Presidential elections in Belarus have not failed expectations, but intrigue regarding future development is still there

April 22, 2016 19:33

Post-election Belarusian society is significantly more united and not so stressed as it was after the two previous presidential campaigns. However, the intrigue has remained after the elections: whether the economic necessity would put an end to the long rule of President Lukashenka by inertia and prompt him to reforms. Meanwhile, the authorities do not allow their opponents to neither increase their political weight in society, nor influence within the existing political system. 

The Central Electoral Commission has updated the election results according to which votes cast ‘against all’ have decreased. 

Despite the humdrum presidential campaign of 2015 with a priori known results, the society is most curious about what domestic economic policy and foreign policy the authorities will adopt for the coming years. 

It should be noted that both, the authorities and the opposition have reached a consensus that the existing economic model needs to change. Election programmes of all presidential candidates envisaged economic reforms. Moreover, according to some analysts, candidate Lukashenka proposed the most liberal programme. 

Nevertheless, it is difficult to predict whether economic reforms should be anticipated. While voting on the election day, the incumbent president did not give a clear answer about changing the country’s economic policy: “The issue is not about me, I am ready for any reforms, including the revolutionary ones, albeit it is not my style. I am ready to act as you wish”

Due to the absolute predictability of the election results, society is much less frustrated and hopeless as compared with the aftermath of the previous presidential campaign. Critically minded voters have only made ironic comments with regard to the authorities in social networks and the level of political immigration is unlikely to rise. 

In addition, the authorities have attempted to demonstrate a low level of support for the ‘Russian world’ ideas among Belarusians. For instance, according to official data, Belarusian Cossacks Ataman Ulakhovich, who said he was the ‘Russian world’ supporter, won the smallest number of votes (1.67%). 

Due to non-participation of traditional oppositional parties in the elections, their influence even on the protest electorate is trending towards reduction. In addition, amid the ‘Maidan’ scenario not being on the agenda, the opposition has not proposed any other coherent strategy to dismantle the existing regime, which has had a clear impact on its popular ratings. 

Some observers have noted changes in the structure of support for President Lukashenka by growing support among previously most critical groups, such as, for example, young people and businesses. This, apparently, is one of the main factors why the titular opposition has lost in popularity. 

In addition, analysts have emphasized that the only opposition candidate for the presidency, Tatsiana Karatkevich, managed to attract new ‘non-opposition’ electoral groups, albeit she has somewhat lost her positions among the protest electorate.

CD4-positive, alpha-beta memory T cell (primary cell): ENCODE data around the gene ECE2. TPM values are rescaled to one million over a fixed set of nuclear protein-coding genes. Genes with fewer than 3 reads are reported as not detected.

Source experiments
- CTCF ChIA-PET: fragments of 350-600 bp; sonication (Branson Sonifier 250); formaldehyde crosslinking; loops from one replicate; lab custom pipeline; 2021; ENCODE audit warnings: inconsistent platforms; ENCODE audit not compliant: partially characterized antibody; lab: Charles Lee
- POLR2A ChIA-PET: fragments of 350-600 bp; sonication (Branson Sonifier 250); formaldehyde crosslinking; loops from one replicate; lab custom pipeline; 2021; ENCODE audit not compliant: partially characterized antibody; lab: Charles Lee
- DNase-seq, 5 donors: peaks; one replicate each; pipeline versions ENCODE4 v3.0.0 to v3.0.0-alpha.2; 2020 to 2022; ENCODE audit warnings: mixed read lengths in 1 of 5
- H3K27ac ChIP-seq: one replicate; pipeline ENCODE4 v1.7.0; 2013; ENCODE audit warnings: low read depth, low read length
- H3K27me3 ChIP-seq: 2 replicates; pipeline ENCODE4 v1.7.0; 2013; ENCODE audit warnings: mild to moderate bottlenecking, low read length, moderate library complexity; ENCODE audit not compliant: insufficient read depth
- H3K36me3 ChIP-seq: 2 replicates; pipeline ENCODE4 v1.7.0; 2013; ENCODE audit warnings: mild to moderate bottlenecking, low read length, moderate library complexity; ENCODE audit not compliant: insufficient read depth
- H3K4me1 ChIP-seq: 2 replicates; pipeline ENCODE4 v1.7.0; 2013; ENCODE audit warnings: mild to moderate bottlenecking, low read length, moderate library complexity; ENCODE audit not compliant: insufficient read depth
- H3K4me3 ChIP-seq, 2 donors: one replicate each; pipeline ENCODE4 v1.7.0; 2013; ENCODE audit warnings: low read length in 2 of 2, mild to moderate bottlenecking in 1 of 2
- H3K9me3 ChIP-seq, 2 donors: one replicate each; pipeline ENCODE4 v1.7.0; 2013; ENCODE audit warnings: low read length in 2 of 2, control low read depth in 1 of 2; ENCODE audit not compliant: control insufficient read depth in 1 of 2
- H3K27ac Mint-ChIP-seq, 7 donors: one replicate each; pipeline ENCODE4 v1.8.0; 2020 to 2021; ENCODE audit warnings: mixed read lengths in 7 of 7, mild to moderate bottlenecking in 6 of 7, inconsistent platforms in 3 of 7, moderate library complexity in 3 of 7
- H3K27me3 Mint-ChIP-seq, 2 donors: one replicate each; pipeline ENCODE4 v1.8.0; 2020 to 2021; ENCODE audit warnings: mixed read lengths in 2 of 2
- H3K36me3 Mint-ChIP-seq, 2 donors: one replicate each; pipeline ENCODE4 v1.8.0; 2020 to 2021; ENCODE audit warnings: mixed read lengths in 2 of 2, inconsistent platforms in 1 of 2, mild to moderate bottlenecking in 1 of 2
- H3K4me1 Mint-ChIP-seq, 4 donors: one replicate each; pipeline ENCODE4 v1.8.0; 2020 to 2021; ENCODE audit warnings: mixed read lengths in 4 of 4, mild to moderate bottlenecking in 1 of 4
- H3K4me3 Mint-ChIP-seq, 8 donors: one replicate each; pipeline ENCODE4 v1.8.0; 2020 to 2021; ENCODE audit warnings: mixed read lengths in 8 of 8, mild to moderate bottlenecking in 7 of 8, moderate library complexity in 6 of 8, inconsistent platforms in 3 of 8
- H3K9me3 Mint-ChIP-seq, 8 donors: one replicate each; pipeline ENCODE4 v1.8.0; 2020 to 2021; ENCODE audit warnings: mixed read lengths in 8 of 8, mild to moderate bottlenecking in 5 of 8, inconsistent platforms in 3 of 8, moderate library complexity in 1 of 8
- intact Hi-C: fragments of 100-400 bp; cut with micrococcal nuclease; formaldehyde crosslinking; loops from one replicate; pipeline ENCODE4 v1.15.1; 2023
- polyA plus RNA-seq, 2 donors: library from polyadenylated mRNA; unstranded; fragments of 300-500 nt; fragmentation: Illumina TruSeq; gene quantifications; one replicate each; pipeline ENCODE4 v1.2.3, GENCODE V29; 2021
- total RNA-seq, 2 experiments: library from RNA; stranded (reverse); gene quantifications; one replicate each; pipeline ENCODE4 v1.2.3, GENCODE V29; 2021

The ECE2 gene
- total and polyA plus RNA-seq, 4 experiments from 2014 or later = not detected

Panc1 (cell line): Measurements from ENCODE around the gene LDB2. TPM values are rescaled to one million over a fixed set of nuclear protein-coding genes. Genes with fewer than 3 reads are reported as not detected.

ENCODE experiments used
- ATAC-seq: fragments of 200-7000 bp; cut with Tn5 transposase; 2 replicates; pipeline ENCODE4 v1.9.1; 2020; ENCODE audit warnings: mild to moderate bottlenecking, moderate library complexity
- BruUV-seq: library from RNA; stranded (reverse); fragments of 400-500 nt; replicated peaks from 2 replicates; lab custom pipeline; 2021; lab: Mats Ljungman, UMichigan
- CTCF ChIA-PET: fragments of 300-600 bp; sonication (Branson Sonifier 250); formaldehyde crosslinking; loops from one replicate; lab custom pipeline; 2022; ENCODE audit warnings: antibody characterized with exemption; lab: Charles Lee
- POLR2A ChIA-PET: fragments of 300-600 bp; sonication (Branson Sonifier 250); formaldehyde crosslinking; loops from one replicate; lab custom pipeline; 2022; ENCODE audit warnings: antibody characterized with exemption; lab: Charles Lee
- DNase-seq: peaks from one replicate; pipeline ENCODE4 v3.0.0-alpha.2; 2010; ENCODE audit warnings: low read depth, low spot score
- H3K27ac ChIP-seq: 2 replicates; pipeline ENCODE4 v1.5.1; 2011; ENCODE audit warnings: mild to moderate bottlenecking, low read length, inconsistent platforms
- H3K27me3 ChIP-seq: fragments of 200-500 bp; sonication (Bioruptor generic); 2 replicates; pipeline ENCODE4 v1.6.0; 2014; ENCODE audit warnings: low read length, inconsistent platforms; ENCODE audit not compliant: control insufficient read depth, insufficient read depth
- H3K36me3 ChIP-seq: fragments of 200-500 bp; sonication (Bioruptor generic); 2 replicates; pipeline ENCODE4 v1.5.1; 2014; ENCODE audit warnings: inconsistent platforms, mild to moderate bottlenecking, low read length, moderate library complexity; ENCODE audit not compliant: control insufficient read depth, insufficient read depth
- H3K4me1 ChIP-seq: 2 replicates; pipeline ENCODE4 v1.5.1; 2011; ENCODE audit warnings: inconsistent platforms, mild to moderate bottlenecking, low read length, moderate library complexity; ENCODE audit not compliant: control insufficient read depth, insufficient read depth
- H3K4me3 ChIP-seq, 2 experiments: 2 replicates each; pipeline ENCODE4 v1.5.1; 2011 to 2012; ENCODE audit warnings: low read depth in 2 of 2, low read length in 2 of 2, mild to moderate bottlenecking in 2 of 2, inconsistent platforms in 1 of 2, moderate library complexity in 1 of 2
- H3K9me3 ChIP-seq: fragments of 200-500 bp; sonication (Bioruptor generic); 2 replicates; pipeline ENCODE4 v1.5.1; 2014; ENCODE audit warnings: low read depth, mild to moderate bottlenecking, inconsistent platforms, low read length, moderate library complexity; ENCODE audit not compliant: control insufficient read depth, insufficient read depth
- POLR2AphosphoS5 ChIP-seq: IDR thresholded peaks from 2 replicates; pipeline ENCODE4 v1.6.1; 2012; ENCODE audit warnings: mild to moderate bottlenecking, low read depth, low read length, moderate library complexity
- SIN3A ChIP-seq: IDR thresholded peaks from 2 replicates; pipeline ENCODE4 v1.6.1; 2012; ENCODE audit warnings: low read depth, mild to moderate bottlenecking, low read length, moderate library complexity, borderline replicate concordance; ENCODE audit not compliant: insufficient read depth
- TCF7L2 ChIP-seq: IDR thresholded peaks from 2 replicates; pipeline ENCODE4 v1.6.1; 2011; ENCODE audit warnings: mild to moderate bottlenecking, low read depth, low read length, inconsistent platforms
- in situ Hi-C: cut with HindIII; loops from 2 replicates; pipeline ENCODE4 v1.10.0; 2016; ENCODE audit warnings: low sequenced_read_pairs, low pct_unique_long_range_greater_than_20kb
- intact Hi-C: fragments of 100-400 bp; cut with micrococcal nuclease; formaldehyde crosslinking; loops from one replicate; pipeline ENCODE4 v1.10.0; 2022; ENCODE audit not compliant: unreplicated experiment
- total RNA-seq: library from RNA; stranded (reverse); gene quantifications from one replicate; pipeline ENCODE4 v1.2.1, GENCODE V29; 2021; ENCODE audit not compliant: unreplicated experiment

According the CEC, Tatsiana Karatkevich has won 4.4% of votes, which indicates that the authorities are not willing to accept the demands for domestic policy liberalization and institutionalization of the opposition in the representative bodies. Data collected by independent observers suggests a higher level of support for Tatsiana Karatkevich. 

The authorities are likely to be pushed towards some changes in the economic policy. However, they may go only as far, as their ability to control protest moods in society stretches.

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The Belarusian authorities have launched a discussion on the moratorium or abolition of the death penalty under the pressure of Belarusian human rights activists and international community. Apparently, the authorities are interested in monitoring public sentiments and response to the possible abolition of the capital punishment. The introduction of a moratorium on the death penalty would depend on the dynamics in Belarusian-European relations, efforts of the civil society organisations and Western capitals.

In Grodno last week, the possibility of abolishing the death penalty in Belarus or introducing a moratorium was discussed.

The Belarusian authorities are likely to continue to support the death penalty in Belarus. During his rule, President Lukashenka pardoned only one person, and courts sentenced to death more than 400 people since the early 1990s. Over the past year, Belarusian courts sentenced to death several persons and one person was executed.

There are no recent independent polls about people’s attitude about the death penalty in Belarus. Apparently, this issue is not a priority for the population. In many ways, public opinion about the abolition of the death penalty would depend on the tone of the state-owned media reports.

That said, the Belarusian Orthodox Church and the Roman-Catholic Church stand for the abolition of the capital punishment, however their efforts in this regard only limit to public statements about their stance. Simultaneously, the authorities could have influenced public opinion about the death penalty through a focused media campaign in the state media. As they did, for example, with the nuclear power plant construction in Astravets. Initially unpopular project of the NPP construction was broadly promoted in the state media, and eventually, according to independent pollsters, was accepted by most population.